Shootout: Antistatic ESD Wrist Discharge Band Grounding Prevent Static Shock Red vs. Pollin ESD Wristband vs. Vermason (WHL #3)

Pew pew!

Today, I have some ESD wrist straps ready for testing. While everybody in electronics is aware of the magic smoke escape problem (once it’s gone, it is very difficult to fill it back into your IC), electrostatic discharge (ESD) protection isn’t always first priority. I do save you from links to an east european “hacker” that employs high standards in this area ;) However, I’d like to link to NASA and the chip manufacturer Maxim that have some helpful sites about ESD. And, trust me, they do care about reliability of their products – which is why they do their best to prevent component defects or weakening by ESD. FEI, a company that sells scanning and tunneling electron microscopes, also has some nice pics on their flickr account, but just for the looks (and demonstration of their fine equipment – I did use their excellent Titan 300-80 S/TEM two years ago).

So, how to prevent ESD damages in your (home) lab? Wear some form of ESD protection gear! I like the wrist straps for their ease of use, but others may prefer shoe straps or wearing semiconductor plant bunny suits ;) (I think there might be a photo of me wearing one somewhere on the interwebs…)

A long long time ago, mid-2011 to be precise, I upgraded from my first cheapo wrist strap to a proper one from Vermason (an UK brand that specialized on ESD equipment). One month ago, I somehow had the urge to measure the resistance from my protected hand to ground. And I had difficulties getting some number at all – all I knew was that my setup is far away from 1 MΩ. I never thought these straps would wear out – but apparently, they do. So I immediately ordered some replacements: One from the Wan Hung Lo factory in Chaina, and a (very similar…) one from the German electronics shop Pollin. Both have arrived and I’ll of course include my old Vermason gear for reference.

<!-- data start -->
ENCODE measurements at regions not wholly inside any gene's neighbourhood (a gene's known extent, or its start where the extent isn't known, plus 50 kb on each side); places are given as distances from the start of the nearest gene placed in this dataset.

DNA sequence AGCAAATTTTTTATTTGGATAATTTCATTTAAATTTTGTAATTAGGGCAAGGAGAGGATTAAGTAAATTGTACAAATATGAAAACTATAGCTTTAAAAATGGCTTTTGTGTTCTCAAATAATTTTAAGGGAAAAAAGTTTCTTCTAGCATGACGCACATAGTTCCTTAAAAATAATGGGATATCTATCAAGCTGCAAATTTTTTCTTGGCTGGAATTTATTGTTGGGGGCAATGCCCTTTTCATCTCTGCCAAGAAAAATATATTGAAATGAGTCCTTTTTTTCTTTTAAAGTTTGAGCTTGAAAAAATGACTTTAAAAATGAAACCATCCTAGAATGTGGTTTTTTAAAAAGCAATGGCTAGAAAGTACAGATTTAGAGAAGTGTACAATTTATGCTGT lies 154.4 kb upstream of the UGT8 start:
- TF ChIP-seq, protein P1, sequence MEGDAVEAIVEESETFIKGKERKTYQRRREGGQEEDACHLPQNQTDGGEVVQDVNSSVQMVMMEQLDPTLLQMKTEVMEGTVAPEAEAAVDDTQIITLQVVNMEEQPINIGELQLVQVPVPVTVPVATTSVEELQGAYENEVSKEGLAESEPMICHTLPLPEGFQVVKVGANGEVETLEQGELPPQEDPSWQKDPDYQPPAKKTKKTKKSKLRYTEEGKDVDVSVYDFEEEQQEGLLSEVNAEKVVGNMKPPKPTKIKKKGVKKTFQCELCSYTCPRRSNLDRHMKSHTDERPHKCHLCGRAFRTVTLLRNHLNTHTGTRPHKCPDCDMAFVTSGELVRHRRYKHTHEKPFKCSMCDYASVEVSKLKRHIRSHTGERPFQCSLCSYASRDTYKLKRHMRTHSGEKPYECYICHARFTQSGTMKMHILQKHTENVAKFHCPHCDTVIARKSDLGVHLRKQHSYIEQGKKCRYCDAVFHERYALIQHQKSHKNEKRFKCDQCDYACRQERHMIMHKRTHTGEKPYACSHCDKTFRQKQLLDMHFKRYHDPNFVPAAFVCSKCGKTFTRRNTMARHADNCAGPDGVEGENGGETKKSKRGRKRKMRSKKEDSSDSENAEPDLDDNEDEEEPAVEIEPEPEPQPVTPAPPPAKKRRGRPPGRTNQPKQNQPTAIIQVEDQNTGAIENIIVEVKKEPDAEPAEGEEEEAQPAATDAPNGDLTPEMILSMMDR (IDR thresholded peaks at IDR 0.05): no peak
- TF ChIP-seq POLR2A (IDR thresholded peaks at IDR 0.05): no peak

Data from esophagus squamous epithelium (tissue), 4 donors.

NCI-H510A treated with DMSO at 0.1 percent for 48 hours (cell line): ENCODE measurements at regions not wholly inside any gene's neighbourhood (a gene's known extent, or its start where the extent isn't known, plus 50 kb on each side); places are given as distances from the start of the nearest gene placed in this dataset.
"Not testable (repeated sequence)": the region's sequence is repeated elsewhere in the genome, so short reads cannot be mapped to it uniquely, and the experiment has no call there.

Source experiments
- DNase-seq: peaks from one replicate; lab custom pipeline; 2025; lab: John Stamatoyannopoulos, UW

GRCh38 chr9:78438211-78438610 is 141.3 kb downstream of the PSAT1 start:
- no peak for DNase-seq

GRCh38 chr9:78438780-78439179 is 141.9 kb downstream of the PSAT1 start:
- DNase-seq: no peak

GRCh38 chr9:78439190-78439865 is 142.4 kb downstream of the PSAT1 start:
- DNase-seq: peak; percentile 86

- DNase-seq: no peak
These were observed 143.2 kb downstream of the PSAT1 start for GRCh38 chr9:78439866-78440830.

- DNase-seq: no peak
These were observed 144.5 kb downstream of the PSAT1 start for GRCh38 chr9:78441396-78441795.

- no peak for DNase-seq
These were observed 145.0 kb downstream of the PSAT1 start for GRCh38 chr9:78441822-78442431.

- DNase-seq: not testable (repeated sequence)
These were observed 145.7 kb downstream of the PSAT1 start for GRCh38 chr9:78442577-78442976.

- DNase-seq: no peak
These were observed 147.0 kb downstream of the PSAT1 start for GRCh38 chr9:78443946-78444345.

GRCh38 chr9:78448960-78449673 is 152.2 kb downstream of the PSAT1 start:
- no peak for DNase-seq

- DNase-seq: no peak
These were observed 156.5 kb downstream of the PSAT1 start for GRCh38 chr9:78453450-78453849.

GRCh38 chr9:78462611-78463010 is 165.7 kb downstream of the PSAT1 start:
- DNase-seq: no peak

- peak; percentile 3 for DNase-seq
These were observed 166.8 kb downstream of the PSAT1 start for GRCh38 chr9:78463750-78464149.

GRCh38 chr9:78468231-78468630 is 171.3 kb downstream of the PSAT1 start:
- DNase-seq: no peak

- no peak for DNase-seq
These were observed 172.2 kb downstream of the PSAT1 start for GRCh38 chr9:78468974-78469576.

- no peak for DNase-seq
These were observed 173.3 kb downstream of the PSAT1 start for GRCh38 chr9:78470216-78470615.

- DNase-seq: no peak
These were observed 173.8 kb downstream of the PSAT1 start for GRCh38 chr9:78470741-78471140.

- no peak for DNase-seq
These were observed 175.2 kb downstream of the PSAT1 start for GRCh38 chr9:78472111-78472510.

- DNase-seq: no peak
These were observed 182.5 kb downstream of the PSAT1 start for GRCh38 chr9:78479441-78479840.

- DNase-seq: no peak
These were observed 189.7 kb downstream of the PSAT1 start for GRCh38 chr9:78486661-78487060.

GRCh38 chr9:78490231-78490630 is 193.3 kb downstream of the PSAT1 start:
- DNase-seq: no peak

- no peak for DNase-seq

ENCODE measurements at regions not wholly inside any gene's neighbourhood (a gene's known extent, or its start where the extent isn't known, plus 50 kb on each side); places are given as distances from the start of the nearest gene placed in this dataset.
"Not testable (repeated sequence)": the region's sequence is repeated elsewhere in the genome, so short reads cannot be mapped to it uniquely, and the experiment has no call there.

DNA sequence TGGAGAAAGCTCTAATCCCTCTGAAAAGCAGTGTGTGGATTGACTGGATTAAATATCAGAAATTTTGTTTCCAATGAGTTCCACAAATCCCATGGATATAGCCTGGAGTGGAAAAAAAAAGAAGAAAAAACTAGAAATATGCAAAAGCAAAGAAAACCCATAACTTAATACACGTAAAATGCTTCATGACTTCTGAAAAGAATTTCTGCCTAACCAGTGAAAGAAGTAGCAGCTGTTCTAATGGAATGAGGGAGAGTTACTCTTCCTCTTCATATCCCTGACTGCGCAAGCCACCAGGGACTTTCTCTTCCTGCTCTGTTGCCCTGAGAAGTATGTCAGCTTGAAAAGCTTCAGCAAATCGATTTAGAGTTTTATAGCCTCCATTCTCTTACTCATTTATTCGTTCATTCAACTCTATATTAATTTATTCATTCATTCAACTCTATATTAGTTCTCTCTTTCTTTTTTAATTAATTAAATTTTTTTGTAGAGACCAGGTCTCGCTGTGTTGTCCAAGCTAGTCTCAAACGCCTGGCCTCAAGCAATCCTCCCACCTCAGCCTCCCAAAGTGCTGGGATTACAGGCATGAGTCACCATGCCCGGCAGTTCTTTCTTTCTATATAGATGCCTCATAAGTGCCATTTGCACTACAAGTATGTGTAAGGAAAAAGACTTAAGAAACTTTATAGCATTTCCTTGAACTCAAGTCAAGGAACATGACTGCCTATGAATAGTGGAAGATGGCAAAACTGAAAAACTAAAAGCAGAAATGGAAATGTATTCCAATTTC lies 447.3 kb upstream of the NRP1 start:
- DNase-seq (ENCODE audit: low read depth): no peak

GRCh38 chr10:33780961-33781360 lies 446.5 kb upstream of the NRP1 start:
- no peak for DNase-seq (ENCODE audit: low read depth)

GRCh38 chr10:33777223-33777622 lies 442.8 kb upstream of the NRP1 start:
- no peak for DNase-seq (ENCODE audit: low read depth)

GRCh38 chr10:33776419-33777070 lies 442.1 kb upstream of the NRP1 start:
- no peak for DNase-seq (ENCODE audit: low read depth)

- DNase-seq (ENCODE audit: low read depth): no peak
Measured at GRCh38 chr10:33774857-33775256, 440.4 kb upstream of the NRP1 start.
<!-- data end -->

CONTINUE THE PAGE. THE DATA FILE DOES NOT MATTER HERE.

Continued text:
The contestants:

1) The China strap, original image:

Bought via eBay for 2,65€ (delivered) in January 2016

2) The German-China model from Pollin, costing just 2,95€ as part of a larger order (also January 2016), part number 511 121

3) The respected brand model from Vermason, sold by Farnell, costing roughly 21€ back in 2011 (plus VAT, minus student rebate at that time, they don’t offer it anymore and are some dicks that disable customer accounts without notification, maybe I’ll post a full rant about it some day). Original model was JA68Y, which is a set of wrist strap and ~2m coiled cord with the resistor in it. Haven’t found that on the website, replacement should be part no. 229765 / JA48Y, costing around 4 GBP and 230170 / J4211Y for the cord, adding another ~6 GBP, which is something like 13€ in total. But hey, I wanted a yellow ESD strap :lol:

While I cannot provide pics for the new Vermason strap, I do have some from the others ready:

Very Posh. :cool: Well anyways, both cheapo bands look very similar, and funny enough, the original eBay image does resemble the Pollin cord quite well. It has a nicely textured band, while the China one is a tad more stripey. The Pollin one has a a thicker red stripe on the inner side. Both employ a conductive band and also a metal backside of the 10mm plug, so that you will always be in good contact with the wrist strap, even if the band itself is no longer conductive (or not, as shown at the end). The Vermason band however (see last picture) does have a plastic cover at the back, so that you will not be in contact to metal. I think this is the better solution in terms of user protection, as there are some metals like nickel for which skin contact should be avoided. Really, you might want/need to wear this all day, and I’d be pissed if some Wan Hung Lo item containing traces of nickel gave me a life-long sensitisation to that stuff.

Putting the wrist straps on looks like this (my naked left hand is now on the internet):

Notice that the China band is already at max length, so that is just fits my wrist. If you are not as white and nerdy as I am, this is probably too small for you. The Pollin one is a bit more loose (pic 3 shows comfortable setting), and the Vermason band is even longer. As it does not have a clamp to secure the band in the shorter setting (just friction fit), this one will get loose over time, which, well, can be annoying. And as described later, a tight fit might drastically alter your contact resistance.

All of the wrist straps are comfy to wear, there are no itchy bands, no sharp edges of the metal contacts, everything is fine.

Next up: Measuring the internal resistor of the cable. While you only need to be in the MΩ to GΩ ballpark (not conductive, not isolating – slow charge dissipation), the Wan Hung Lo factories decided to gild the Lilly: 0.999MΩ and 1.000MΩ, while the guys from Vermason slapped in whatever they had lying around: 1.06MΩ. Nice try, but unnecessary precision (and maybe cost) in here. Chinese, pff..